Saqiba's Suicide: Court Ordered an FIR against College Principal and Clerk
QUETTA: After much ado as regards investigation in the suicide of student Saqiba Kakar, the Balochistan High Court (BHC) on Thursday ordered the administration of district Qila Saifullah to register a First-Information Report (FIR) against the principal and a clerk of Government Girls Degree College Muslim Bagh.
The FIR was registered on behalf of brother of Saqiba Kakar, confirmed Karin Mandokai, a local police officer. The FIR was registered under Section 322.
Kakar, a 17-year-old second year intermediate student, who led a protest against suspension of classes at her college owing to a shortage of female teachers allegedly committed suicide two weeks ago after the college principal refused to send her examination form to the intermediate education board.
The girls who staged the protest were not allowed to sit their final exams, sources in the college had confirmed, but after they submitted formal apologies, the school administration pardoned all students except Saqiba who, in her disappointment, took her own life, her brother alleged.
BHC Judge Shakil Baloch passed the order on an application submitted by Kakar's family and the court ordered district administration to produce a copy of the FIR before the BHC during the next hearing of the case.
Kakar's relatives and other female students had staged a protest outside the BHC earlier on Wednesday demanding registration of a case against the college principal and a clerk, before submitting an application in court regarding the case.
During Thursday's hearing, officials apprised the court on the ongoing investigation into the circumstances that led the student to commit suicide.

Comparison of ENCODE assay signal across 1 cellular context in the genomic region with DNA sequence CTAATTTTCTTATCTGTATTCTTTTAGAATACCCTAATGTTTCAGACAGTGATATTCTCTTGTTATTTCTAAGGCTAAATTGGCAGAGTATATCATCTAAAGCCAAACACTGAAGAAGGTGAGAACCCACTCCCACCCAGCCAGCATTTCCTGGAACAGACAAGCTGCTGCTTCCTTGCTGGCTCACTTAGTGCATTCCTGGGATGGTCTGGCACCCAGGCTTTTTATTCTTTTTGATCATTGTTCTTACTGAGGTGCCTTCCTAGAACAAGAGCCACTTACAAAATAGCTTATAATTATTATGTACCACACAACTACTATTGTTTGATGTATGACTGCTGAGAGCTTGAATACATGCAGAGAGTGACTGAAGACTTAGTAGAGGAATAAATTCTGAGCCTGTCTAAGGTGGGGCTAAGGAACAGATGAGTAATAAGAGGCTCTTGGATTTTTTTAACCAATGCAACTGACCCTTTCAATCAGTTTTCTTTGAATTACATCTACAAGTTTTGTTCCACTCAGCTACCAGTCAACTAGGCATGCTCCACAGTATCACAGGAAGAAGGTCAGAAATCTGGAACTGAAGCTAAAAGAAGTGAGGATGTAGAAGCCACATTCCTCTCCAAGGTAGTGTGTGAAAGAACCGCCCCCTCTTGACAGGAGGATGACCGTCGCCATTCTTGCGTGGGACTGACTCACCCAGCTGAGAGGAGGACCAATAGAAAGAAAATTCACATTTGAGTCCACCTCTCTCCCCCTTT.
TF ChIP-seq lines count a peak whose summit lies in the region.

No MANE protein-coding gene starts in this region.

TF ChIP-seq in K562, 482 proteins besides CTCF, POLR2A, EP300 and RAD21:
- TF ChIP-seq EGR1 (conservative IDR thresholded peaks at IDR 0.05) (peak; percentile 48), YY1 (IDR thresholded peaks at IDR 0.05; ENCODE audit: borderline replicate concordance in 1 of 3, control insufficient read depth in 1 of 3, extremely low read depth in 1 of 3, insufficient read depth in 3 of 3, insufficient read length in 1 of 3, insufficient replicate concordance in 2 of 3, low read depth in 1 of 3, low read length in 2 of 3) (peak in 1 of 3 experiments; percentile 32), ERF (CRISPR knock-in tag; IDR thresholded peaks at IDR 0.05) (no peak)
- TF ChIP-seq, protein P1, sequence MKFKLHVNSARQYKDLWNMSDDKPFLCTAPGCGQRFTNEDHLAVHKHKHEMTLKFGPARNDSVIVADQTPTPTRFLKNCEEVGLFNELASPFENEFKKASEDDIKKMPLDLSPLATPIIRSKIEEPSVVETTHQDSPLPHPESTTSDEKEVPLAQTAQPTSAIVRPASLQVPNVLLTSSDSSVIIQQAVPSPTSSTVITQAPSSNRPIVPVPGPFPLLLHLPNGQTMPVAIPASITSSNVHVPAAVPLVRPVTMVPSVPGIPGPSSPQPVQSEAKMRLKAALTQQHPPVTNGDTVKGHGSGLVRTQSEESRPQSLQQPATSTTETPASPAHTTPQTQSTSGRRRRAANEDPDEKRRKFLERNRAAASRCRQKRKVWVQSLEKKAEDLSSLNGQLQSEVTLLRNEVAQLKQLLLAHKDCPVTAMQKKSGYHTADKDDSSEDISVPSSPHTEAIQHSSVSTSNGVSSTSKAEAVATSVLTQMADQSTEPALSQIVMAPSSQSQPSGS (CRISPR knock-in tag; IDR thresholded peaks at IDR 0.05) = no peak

Secretary Education Balochistan Saboor Kakar told the court, "We have already suspended the principal and a clerk of Government Girls Degree College Muslim Bagh in this case."
Balochistan Education Minister Rahim Ziaratwal earlier said that a three-member committee had been formed to investigate the 'tragic incident'.
Secretary Home Department Akbar Durrani and other senior officials also appeared before the court.
Political leaders in 2015 painted a bleak picture of the state of government-run schools in rural Balochistan. Some speakers at an all-parties conference held last year termed poverty, unemployment and the law and order situation as reasons behind educational backwardness and the low literacy rate in the province.
High schools in Balochistan also have a high drop-out rate with only 50,000 children out of 1.3 million appearing in metric examinations every year.
Adviser to the Balochistan chief minister on education, Sardar Raza Muhammad Bareech has said that while the province has about 22,000 settlements according to the 1998 census, the number of schools is currently 13,000.
A delay in the census has also caused problems for the government in terms of framing policies as the there is no accurate data regarding the size of the population, unemployment rates and poverty in the province.
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